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Strathprints makes available scholarly Open Access content by researchers in the School of Education, including those researching educational and social practices in curricular subjects. Research in this area seeks to understand the complex influences that increase curricula capacity and engagement by studying how curriculum practices relate to cultural, intellectual and social practices in and out of schools and nurseries.

Research at the School of Education also spans a number of other areas, including inclusive pedagogy, philosophy of education, health and wellbeing within health-related aspects of education (e.g. physical education and sport pedagogy, autism and technology, counselling education, and pedagogies for mental and emotional health), languages education, and other areas.

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Building a bridge between pedagogy and methodology : emergent thinking on notions of quality in practitioner enquiry

Wall, Kate (2018) Building a bridge between pedagogy and methodology : emergent thinking on notions of quality in practitioner enquiry. Scottish Educational Review. ISSN 0141-9072 (In Press)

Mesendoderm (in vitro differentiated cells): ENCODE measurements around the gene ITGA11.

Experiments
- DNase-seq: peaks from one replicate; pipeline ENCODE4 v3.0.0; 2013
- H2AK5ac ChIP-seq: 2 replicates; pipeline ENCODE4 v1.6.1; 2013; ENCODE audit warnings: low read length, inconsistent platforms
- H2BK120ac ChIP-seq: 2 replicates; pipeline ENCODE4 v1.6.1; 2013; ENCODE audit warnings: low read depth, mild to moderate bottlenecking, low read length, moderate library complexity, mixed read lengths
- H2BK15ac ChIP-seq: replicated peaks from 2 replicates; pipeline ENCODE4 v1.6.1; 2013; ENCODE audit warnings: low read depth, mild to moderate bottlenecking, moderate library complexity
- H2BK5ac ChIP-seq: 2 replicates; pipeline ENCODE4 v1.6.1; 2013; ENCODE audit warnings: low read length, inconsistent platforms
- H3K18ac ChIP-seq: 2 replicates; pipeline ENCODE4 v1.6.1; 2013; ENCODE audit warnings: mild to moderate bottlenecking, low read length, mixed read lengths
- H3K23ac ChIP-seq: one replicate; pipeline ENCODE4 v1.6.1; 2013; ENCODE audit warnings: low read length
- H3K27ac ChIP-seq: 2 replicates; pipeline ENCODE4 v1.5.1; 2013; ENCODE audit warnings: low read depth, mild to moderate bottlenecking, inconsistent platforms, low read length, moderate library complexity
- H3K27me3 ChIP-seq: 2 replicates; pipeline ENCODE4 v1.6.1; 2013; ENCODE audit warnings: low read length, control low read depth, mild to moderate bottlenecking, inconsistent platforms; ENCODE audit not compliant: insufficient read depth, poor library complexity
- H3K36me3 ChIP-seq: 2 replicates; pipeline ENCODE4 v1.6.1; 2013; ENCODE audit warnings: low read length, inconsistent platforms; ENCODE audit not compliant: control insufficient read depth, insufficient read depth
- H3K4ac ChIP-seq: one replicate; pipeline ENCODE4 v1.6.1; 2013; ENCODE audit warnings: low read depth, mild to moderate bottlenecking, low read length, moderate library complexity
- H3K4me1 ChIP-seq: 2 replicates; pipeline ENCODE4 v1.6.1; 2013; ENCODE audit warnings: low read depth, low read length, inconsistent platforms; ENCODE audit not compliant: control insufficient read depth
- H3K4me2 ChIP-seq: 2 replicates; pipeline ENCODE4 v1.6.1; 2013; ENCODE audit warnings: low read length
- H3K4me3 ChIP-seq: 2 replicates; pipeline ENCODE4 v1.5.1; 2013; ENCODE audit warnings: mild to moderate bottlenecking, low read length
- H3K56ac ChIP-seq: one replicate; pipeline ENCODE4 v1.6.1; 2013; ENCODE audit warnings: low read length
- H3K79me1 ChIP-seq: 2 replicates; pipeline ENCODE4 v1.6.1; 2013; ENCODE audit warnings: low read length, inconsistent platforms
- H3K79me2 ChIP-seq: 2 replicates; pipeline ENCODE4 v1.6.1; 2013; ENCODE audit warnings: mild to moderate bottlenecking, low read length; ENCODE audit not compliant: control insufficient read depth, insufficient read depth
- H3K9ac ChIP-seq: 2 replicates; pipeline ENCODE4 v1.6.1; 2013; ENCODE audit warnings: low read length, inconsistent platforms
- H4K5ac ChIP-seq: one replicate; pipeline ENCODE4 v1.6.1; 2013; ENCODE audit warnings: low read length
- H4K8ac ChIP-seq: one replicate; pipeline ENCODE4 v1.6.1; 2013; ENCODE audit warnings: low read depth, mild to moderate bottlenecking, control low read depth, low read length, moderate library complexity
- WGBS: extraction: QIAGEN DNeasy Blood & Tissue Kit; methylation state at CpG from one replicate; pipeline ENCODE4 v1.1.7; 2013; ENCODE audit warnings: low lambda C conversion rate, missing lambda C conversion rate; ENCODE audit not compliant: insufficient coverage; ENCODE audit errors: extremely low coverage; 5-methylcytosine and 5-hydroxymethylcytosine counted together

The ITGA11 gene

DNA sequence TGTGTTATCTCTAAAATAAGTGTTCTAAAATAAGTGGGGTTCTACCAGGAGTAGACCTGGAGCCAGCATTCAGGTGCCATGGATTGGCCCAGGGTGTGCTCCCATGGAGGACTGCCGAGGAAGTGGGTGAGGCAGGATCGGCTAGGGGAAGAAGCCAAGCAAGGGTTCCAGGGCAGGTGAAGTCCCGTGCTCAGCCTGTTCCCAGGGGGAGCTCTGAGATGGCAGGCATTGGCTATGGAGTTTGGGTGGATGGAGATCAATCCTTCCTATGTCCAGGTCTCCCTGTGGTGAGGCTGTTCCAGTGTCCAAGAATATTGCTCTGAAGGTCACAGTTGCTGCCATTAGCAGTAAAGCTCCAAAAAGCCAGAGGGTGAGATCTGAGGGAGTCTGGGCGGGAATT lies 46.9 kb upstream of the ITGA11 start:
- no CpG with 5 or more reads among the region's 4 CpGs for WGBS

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This paper will question the notion of research, evidence and tools within a practitioner enquiry orientated practice. Basing the discussion within the current education research and policy context in the UK and the wider Global Education Reform Movement, I will ask questions about how a practitioner enquiry frame as located within Scottish education policy, encourages thinking about how teachers engage with research. Focusing on how we judge the tools we use (in research and teaching and learning) and how both perspectives might provide helpful insight into judgements of quality, a productive space will be created. With origins in my own pedagogical repertoire, examples of visual tools will be used to exemplify this thinking demonstrating how the data arising from their use can be translated into the research domain. I will conclude by suggesting that for practitioner enquiry to be perceived as more realistic for the majority of the profession then a productive synergy is needed between research methodology and pedagogy, where assumptions about ‘good practice’ on either side are not mutually exclusive but rather complementary in supporting practitioners’ reflective and strategic thinking.